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May 13, 1976 - Image 2

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Michigan Daily, 1976-05-13

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Page Two.,

THE MICHIGAN DAILY

Thursday, May 13, 1976

SEEK MORE INFORMATION: Why did Church win?
(continued from Page 1) igan, as well as the nomination
Church coordinator Don Geis and the November election.
said much the same thing. Udall also was in Detroit. The

rContinued from Page 1)
ping together of DNA strands
from two completely different
organisms and then altering
the genetic characteristics of
the host organism as the DNA
replicates.
Contrary to popular opinion,
much of the recombinant DNA
research considered to be of
zero or low risk has been per-
formed and will continue to be
performed,
"Low risk" research requires
a minimum of safety precau-
tions and "zero risk" signifies
that "risks (have been) reduc-
ed to the same level as daily
activities" according to panel
member Frederick Neidhardt,
Chairman of the University
Microbiology Department.
It is moderate and high risk
research and their contain.
ment that have generated the
controversy. Some research
has been banned, but most,
temporarily suspended, awaits
the finalized National Institutes

of Health (NIH) safety guide-
lines, expected in about a
month, according to Joseph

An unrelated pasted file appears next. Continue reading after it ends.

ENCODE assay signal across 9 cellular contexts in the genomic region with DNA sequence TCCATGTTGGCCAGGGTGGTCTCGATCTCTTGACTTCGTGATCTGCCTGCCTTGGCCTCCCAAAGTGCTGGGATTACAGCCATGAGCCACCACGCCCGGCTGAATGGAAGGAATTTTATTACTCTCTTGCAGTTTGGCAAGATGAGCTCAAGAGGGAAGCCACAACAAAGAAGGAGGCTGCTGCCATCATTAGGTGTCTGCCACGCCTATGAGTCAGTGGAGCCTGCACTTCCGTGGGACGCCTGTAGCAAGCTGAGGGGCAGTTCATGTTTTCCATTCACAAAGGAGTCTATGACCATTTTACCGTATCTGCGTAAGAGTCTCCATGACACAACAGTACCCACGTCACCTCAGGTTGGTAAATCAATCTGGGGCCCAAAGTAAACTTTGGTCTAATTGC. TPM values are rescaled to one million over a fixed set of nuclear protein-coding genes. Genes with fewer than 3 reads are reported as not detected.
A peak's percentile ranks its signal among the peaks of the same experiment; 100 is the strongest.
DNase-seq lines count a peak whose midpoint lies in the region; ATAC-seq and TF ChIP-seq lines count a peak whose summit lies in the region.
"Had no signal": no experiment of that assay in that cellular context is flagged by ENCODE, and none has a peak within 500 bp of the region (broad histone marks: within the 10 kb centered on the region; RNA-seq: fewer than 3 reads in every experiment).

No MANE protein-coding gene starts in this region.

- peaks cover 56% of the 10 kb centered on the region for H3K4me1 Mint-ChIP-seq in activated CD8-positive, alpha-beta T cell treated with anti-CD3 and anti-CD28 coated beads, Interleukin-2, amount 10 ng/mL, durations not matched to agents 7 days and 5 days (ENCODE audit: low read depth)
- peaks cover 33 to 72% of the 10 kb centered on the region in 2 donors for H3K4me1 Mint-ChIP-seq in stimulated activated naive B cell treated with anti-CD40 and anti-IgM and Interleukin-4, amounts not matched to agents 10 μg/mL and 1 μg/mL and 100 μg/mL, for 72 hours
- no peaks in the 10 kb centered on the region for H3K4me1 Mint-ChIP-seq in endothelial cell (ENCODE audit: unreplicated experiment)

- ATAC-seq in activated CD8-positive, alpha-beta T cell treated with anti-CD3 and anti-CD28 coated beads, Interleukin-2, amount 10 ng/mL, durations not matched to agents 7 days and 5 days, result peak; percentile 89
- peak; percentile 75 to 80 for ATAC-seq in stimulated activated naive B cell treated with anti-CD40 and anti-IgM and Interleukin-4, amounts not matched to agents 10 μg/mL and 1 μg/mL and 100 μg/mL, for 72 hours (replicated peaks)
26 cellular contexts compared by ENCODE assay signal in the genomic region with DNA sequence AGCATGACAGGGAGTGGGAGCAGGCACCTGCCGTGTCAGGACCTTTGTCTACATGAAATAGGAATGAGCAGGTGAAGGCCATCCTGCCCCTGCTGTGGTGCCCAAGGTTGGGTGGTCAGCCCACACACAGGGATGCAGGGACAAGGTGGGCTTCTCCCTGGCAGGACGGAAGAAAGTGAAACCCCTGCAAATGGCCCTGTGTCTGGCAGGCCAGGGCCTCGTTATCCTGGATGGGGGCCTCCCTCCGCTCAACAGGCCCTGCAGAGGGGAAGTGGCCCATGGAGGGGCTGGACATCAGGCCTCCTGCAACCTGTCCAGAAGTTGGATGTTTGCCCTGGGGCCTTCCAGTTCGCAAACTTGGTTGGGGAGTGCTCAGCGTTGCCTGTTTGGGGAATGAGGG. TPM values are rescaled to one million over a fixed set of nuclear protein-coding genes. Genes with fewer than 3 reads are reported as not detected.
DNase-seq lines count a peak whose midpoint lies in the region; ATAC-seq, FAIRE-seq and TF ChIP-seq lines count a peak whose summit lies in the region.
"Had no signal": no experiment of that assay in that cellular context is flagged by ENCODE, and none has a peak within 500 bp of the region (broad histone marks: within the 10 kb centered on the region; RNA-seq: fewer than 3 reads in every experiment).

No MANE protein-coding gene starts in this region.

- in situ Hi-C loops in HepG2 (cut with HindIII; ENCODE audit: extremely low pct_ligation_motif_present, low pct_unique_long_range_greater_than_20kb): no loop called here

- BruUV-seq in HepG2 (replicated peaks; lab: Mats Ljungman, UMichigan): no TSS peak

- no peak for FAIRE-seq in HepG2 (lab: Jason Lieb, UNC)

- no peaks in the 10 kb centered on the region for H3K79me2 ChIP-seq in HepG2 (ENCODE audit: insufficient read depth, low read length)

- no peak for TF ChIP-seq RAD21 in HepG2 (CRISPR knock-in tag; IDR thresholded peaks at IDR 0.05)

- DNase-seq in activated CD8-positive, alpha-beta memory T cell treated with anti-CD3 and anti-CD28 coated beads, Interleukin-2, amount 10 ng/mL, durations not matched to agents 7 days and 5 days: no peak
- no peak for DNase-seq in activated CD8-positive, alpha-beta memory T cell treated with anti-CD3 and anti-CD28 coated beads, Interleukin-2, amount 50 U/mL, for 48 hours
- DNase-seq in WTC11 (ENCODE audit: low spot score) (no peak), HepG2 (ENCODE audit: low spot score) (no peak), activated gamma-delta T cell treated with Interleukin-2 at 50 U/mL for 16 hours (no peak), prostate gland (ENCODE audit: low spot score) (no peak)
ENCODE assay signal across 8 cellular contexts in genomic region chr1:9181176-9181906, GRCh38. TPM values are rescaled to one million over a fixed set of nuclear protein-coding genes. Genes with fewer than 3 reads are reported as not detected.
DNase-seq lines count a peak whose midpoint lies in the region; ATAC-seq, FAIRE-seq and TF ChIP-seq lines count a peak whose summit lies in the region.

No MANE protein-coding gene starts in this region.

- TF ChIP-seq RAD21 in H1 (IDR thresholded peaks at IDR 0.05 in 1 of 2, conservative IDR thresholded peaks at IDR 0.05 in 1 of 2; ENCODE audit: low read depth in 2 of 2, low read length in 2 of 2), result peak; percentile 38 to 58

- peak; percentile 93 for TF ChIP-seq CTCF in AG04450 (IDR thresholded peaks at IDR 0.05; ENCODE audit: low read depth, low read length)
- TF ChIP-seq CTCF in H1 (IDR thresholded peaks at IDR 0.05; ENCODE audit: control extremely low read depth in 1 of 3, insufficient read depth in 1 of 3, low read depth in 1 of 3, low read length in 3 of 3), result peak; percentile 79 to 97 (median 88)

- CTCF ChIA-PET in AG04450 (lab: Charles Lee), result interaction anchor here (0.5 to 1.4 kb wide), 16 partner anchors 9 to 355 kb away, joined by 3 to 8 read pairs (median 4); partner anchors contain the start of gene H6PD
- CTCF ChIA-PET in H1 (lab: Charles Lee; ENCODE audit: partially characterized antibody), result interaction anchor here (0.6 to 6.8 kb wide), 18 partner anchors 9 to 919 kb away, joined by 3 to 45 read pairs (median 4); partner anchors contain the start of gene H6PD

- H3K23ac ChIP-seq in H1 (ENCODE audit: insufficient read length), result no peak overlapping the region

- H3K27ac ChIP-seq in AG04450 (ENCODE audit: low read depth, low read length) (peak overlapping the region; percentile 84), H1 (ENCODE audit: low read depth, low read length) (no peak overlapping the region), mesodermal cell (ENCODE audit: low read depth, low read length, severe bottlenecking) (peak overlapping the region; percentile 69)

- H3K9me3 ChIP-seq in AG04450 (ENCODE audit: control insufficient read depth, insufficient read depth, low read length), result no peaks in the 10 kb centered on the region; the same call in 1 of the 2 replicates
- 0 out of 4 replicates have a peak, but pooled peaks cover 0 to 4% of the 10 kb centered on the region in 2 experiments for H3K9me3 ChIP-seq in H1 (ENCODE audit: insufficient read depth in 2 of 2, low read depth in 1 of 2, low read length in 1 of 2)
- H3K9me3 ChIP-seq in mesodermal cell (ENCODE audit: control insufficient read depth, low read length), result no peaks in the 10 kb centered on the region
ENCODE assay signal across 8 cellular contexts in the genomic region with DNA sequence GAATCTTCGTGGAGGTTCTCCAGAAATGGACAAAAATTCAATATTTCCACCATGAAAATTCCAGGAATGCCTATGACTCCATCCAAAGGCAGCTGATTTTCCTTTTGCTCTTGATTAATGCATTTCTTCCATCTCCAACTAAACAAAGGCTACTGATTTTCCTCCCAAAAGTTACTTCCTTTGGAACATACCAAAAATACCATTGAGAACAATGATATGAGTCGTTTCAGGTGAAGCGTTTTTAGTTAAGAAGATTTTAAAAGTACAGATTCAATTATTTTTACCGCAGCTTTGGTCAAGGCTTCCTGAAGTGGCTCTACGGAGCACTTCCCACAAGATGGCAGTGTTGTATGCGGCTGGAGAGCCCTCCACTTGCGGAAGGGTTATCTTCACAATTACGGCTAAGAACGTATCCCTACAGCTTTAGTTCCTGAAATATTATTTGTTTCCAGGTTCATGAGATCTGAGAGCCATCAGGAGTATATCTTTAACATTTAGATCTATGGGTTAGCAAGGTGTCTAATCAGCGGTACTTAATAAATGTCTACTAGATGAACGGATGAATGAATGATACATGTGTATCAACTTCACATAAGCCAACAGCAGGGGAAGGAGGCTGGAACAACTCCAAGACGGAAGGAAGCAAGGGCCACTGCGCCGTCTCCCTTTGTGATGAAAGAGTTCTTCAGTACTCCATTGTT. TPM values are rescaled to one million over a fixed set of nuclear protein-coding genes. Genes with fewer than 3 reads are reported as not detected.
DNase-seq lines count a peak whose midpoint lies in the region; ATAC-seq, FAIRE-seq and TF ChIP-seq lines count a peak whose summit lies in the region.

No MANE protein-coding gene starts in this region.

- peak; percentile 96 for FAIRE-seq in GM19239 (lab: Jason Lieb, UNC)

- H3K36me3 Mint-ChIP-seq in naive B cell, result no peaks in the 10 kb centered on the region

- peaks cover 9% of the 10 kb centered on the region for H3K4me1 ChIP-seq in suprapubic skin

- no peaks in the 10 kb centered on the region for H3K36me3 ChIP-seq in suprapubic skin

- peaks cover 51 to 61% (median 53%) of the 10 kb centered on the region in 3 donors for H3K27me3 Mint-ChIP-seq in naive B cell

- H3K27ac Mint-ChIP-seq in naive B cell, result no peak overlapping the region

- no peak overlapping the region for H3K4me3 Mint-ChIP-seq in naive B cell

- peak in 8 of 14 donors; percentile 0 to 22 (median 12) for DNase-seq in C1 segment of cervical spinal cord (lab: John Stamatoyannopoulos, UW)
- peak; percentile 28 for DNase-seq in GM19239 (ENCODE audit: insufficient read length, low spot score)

Perpich, Associate Director
for Programming and Planning
at the NIH.
The University has been
crawling towards approval of
research here. Committee B,
an 11-member faculty group as-
signed to explore the moral
and ethical implications of the
research, took the first steps
by recommending that the Uni-
versity proceed with the re-
search following rules slightly
more stringent than the draft
NIH guidelines.
The faculty Senate Assem-
bly took the next step last
month when it endorsed the
committee's recommendation
by an eight-to-one margin.
According to Dunn, Univer-
sity President Robben Flem-
ing "is pushing for" the Re-
gents to make their decision
next week, but Dunn doesn't

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know if they'll be ready to vote
by then.
At the forum, panelists em-
phasized that the most import-
ant benefits of the research lay
in its importance to simply un-
derstanding genetic operations.
Neidhardt stressed that "the
benefit to be acquired should
not be measured solely by pro-
ducts. The much greater bene-
fits of the research is the piece
of information - understanding
how cells work leading to the
therapeutic and diagnostic use
of this information."
Wright was clearly in a mi-
nority among the panel mem-
bers as she expressed reserva-
tions about the NI guidelines.
"T hey are not stringent
enough," she said, and went
on to ask her supportive col-
league, University Physics
Prof. Marc Ross, who was not
a panel member, to draw the
parallels between the develop-
ment of nuclear power and the
opening up of the field of re-
combinant DNA research, not-
ing the early optimistic atti-
tude toward each of the tech-
nological advances and the
changes incurred in perception
of the risks as the research
continued.
PERMANENT
WEIGHT 1LOSS
THROUGH
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"The senator traveled, he ad-
dressed the issue of agriculture
very well and with his person-
ality, his looks, he came across
well," he said.
M e a n w h i l e, Demo-
crats and Republicans seeking
votes in the next round of
presidential p r i m a r i e s
crisscrossed the country yester-
day, with much of the atten-
tion centered on Michigan
w h e r e President Ford
and Morris Udall face crucial
tests.
FORD, WHO began a series
of appearances in the Detroit
area, said he exnected to win